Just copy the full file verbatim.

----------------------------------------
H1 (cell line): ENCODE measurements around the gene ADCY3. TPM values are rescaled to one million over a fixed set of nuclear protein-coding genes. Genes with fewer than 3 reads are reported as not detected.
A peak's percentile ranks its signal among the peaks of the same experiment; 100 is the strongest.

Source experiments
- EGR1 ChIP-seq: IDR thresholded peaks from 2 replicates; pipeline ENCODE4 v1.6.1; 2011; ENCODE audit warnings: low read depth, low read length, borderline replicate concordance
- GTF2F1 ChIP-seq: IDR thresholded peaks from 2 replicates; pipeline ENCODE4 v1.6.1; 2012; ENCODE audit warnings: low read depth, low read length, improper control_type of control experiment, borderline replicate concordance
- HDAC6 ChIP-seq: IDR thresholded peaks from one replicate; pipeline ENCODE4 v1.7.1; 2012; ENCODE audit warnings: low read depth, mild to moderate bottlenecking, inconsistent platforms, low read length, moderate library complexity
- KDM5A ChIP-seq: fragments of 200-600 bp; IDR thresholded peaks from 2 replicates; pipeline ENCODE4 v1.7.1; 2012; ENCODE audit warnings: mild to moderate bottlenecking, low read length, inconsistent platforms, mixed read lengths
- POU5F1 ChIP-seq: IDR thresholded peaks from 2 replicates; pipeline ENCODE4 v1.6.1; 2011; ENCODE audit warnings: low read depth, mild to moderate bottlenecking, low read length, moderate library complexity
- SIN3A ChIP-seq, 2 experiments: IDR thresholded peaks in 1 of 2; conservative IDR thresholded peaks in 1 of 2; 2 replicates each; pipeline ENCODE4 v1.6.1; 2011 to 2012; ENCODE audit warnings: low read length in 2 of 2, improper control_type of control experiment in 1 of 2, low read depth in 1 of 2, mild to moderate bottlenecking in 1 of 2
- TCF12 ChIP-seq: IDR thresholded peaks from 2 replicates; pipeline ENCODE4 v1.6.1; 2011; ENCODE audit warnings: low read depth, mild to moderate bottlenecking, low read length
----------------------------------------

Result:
H1 (cell line): ENCODE measurements around the gene ADCY3. TPM values are rescaled to one million over a fixed set of nuclear protein-coding genes. Genes with fewer than 3 reads are reported as not detected.
A peak's percentile ranks its signal among the peaks of the same experiment; 100 is the strongest.

Source experiments
- EGR1 ChIP-seq: IDR thresholded peaks from 2 replicates; pipeline ENCODE4 v1.6.1; 2011; ENCODE audit warnings: low read depth, low read length, borderline replicate concordance
- GTF2F1 ChIP-seq: IDR thresholded peaks from 2 replicates; pipeline ENCODE4 v1.6.1; 2012; ENCODE audit warnings: low read depth, low read length, improper control_type of control experiment, borderline replicate concordance
- HDAC6 ChIP-seq: IDR thresholded peaks from one replicate; pipeline ENCODE4 v1.7.1; 2012; ENCODE audit warnings: low read depth, mild to moderate bottlenecking, inconsistent platforms, low read length, moderate library complexity
- KDM5A ChIP-seq: fragments of 200-600 bp; IDR thresholded peaks from 2 replicates; pipeline ENCODE4 v1.7.1; 2012; ENCODE audit warnings: mild to moderate bottlenecking, low read length, inconsistent platforms, mixed read lengths
- POU5F1 ChIP-seq: IDR thresholded peaks from 2 replicates; pipeline ENCODE4 v1.6.1; 2011; ENCODE audit warnings: low read depth, mild to moderate bottlenecking, low read length, moderate library complexity
- SIN3A ChIP-seq, 2 experiments: IDR thresholded peaks in 1 of 2; conservative IDR thresholded peaks in 1 of 2; 2 replicates each; pipeline ENCODE4 v1.6.1; 2011 to 2012; ENCODE audit warnings: low read length in 2 of 2, improper control_type of control experiment in 1 of 2, low read depth in 1 of 2, mild to moderate bottlenecking in 1 of 2
- TCF12 ChIP-seq: IDR thresholded peaks from 2 replicates; pipeline ENCODE4 v1.6.1; 2011; ENCODE audit warnings: low read depth, mild to moderate bottlenecking, low read length